Imelda Marcos Net Worth

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Structural info

  • Full Name: Imelda Marcos
  • Net Worth: $5 Billion
  • Date Of Birth: July 2, 1929
  • Place Of Birth: Manila, Philippines
  • Profession: Ferdinand Marcos’ wife, Model
  • Education: Divine Word University of Tacloban, University of Santo Tomas
  • Nationality: Philippine
  • Spouse: Ferdinand Marcos
  • Children: Bongbong Marcos, Imee Marcos, Aimee Marcos, Irene Marcos
  • Parents: Vicente Orestes Romualdez, Remedios T. Romualdez
  • Siblings: Benjamin Romualdez, Concepcion Trinidad Romualdez, Alita Trinidad Romualdez, Alfredo Trinidad Romualdez, Armando Trinidad Romualdez
  • IMDB:
  • Allmusic:
  • Awards: Philippine Legion of Honor


  • The problem of the world today is the people talk on and on about democracy, freedom, justice. But I don’t give a damn about democracy if I am worried about survival.
  • They’ve listed my name in the dictionary – ‘Imeldific’ is used to mean ostentatious extravagance… But the truth will prevail.
  • The only rich person is a person who is rich in spirit. I have no money deposit. I have only beauty deposit.
  • Continuous persecution of widows and orphans is a crime. Even the Bible says there is a specific place in hell for those who oppress widows.
  • I will come up with a project that will wipe out poverty in the Philippines in two years. I want to remove the people from economic crisis by using the Marcos wealth. Long after I’m gone, people will remember me for building them homes and roads and hospitals and giving them food.
  • The Marcos era was the golden time for the Philippines. We had the lowest crime rate in the world in Manila and real development then. At last, people are starting to understand this.
  • When they see me holding fish, they can see that I am comfortable with kings as well as with paupers.
  • I beg Osama to stop warring. He is a Muslim, and Islam means peace. Nobody wins in a war… I wish I were tapped in the problem about Iraq. I knew Saddam enough that I could have talked him into surrendering. But it’s too late.
  • The Reagans were dear friends for many years, even when he was governor of California. Nancy appreciated a lot of Philippine-made things.
  • My dreams have become puny with the reality my life has become.
  • It’s the rich you can terrorize. The poor have nothing to lose.
  • My husband does not like me to give interviews because I say too much. No talk, no trouble.
  • I am First Lady by accident. I was not elected by the people but here I am.
  • My dreams were always small and puny. All I ever needed was a little house with a little picket fence by the sea. Little did I know that I would live in Malacanang Palace for 20 years and visit all the major palaces of mankind. And then also meet ordinary citizens and the leaders of superpowers.
  • The problems with First Ladies is that you have to set the standard. My role is to be both star and slave.
  • I was no Marie Antoinette. I was not born to nobility, but I had a human right to nobility.
  • They call me corrupt, frivolous. I am not at all privileged. Maybe the only privileged thing is my face. And corrupt? God! I would not look like this if I am corrupt. Some ugliness would settle down on my system.
  • You know, not even your British Queen is called just Elizabeth – she’s Elizabeth the Second. There’s only one Imelda.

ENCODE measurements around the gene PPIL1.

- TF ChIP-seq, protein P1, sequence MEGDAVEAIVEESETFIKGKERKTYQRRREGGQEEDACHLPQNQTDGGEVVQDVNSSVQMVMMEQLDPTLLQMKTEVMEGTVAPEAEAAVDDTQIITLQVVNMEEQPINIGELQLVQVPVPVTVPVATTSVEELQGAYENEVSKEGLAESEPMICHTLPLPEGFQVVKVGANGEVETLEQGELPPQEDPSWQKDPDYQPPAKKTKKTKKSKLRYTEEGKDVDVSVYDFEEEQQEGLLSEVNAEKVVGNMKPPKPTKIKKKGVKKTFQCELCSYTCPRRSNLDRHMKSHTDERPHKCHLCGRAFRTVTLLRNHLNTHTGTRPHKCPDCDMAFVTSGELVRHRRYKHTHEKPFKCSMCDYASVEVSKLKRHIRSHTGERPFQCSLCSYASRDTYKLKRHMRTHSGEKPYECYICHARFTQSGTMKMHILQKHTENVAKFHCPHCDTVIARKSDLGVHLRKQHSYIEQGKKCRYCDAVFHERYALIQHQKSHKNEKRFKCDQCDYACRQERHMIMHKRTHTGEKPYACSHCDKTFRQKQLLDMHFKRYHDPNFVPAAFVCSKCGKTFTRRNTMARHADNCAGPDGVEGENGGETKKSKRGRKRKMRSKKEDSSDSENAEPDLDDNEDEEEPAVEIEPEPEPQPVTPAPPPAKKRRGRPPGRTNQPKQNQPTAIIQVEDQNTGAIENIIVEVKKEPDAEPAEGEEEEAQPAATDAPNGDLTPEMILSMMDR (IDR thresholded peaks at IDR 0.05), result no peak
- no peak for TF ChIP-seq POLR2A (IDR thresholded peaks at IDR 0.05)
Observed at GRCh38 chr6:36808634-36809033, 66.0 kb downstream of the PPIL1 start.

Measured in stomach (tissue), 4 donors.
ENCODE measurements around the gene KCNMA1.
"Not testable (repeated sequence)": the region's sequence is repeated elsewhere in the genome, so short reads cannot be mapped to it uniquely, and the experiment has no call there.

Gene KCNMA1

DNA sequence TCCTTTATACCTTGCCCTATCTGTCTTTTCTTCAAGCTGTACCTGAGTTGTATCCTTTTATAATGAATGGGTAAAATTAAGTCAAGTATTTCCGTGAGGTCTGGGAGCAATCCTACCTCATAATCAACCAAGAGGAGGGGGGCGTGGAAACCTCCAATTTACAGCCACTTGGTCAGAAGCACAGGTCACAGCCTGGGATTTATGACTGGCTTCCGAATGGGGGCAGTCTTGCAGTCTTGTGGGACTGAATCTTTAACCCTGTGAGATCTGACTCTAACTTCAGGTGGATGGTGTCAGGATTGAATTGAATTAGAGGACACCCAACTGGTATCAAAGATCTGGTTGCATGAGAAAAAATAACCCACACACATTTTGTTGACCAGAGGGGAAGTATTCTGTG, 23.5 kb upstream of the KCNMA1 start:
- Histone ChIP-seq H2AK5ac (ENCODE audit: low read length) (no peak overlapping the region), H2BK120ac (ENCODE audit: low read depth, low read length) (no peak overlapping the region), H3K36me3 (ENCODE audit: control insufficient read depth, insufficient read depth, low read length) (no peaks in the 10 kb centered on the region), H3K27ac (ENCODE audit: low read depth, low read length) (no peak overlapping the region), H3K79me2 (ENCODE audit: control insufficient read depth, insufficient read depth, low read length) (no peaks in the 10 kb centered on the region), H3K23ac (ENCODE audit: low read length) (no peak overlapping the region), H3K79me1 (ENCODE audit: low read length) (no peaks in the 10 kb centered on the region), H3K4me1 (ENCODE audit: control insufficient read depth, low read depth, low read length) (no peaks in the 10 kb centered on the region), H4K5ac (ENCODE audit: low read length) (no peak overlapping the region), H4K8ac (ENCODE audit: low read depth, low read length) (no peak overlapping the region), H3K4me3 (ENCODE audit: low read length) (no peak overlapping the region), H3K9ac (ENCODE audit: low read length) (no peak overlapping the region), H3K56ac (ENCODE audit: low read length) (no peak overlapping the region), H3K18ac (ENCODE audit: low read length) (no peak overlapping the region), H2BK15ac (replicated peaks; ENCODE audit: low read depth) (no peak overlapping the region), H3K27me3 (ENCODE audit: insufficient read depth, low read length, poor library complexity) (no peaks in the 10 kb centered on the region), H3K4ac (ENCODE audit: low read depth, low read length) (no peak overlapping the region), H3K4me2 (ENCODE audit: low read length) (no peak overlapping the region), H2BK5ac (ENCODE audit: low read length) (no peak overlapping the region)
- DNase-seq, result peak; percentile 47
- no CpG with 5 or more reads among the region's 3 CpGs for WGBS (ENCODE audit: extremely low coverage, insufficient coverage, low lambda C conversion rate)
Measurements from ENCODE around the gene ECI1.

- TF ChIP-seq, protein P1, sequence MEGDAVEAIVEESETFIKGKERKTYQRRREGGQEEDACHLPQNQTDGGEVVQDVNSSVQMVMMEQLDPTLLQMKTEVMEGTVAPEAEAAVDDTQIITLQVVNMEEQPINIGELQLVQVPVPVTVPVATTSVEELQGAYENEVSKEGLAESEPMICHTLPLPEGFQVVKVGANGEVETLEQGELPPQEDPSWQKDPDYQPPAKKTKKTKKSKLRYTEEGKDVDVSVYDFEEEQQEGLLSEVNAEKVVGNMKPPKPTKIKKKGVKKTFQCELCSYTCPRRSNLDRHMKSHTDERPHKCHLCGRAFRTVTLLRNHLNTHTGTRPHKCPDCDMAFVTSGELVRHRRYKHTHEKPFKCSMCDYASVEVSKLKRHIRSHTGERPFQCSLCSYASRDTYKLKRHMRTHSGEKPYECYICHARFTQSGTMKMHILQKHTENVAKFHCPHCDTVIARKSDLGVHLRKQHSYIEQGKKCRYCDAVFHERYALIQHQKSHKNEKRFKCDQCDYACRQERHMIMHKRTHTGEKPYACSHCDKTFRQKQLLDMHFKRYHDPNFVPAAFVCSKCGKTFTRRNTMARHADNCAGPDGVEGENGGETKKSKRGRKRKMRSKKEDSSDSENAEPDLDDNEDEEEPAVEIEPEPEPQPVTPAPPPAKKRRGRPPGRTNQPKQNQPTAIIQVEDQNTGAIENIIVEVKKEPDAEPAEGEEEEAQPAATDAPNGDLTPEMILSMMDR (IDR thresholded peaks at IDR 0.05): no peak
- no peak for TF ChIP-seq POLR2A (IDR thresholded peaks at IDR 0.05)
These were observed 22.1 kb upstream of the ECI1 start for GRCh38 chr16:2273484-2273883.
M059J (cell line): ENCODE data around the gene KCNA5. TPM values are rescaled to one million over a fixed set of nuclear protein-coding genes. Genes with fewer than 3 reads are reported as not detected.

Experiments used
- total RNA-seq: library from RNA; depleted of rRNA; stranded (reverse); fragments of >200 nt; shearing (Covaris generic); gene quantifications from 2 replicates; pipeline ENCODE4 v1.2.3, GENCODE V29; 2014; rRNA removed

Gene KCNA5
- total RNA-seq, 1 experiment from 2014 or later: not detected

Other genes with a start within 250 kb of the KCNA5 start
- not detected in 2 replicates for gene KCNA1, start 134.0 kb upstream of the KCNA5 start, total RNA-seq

• I get so tired listening to one million dollars here, one million dollars there, it’s so petty.
  • I have a different way of thinking. I think synergistically. I’m not linear in thinking, I’m not very logical.
  • The Philippines is a terrible name, coming from Spain. Phillip II was the father of the inquisition, who I believe died of syphilis. It is my great regret that we didn’t change the name of our country.
  • If you know how much you’ve got, you probably haven’t got much.
  • I hate ugliness. You know I’m allergic to ugliness.
  • We practically own everything in the Philippines.
  • Filipinos want beauty. I have to look beautiful so that the poor Filipinos will have a star to look at from their slums.
  • I love everybody. One of the great things about me is that I have a very positive attitude.
  • Filipinos don’t wallow in what is miserable and ugly. They recycle the bad into things of beauty.
  • Doesn’t the fight for survival also justify swindle and theft? In self defence, anything goes.
  • It is shallow people who think beauty is frivolous or excessive. If you are bringing beauty and god, you are enriching the country. Rice feeds the body, books feed the mind, beauty feeds the soul. It is one thing I can really be proud of and stand tall in the world.
  • Ferdinand was a gold trader. He was a lawyer for mining companies. When he entered politics in 1949, he had tons and tons of gold. When Bill Gates was a college dropout, Ferdinand already possessed billions of dollars and tons of gold. It wasn’t stolen.
  • God is love. I have loved. Therefore, I will go to heaven.
  • If you know how rich you are, you are not rich. But me, I am not aware of the extent of my wealth. That’s how rich we are.
  • Never dress down for the poor. They won’t respect you for it. They want their First Lady to look like a million dollars.
  • I really had no great love for shoes. I was a working First Lady; I was always in canvas shoes. I did nurture the shoes industry of the Philippines, and so every time there was a shoe fair, I would receive a pair of shoes as a token of gratitude.
  • I always say you can never be extravagant with beauty. Beauty is God made real. Beauty is life.
  • Win or lose, we go shopping after the election.
  • I hardly can sleep. I feel that my target now is really to save Mother Earth for humanity. And it’s doable.
  • I have never been a material girl. My father always told me never to love anything that cannot love you back.
  • Life is not a matter of place, things or comfort; rather, it concerns the basic human rights of family, country, justice and human dignity.
  • People say I’m extravagant because I want to be surrounded by beauty. But tell me, who wants to be surrounded by garbage?
  • I did not have three thousand pairs of shoes, I had one thousand and sixty.
  • When I left the Phillipines, people looked in my closets hoping to find skeletons, but all they founds were shoes.


  • Born and grew up in Manila near MalacaƱang Palace, but family moved back to Leyte, her maternal ancestor’s place, when her mother died and their Manila home was foreclosed. She later moved to Manila where she later became a resident of Malacanan, the official residence of the President of the Philippines.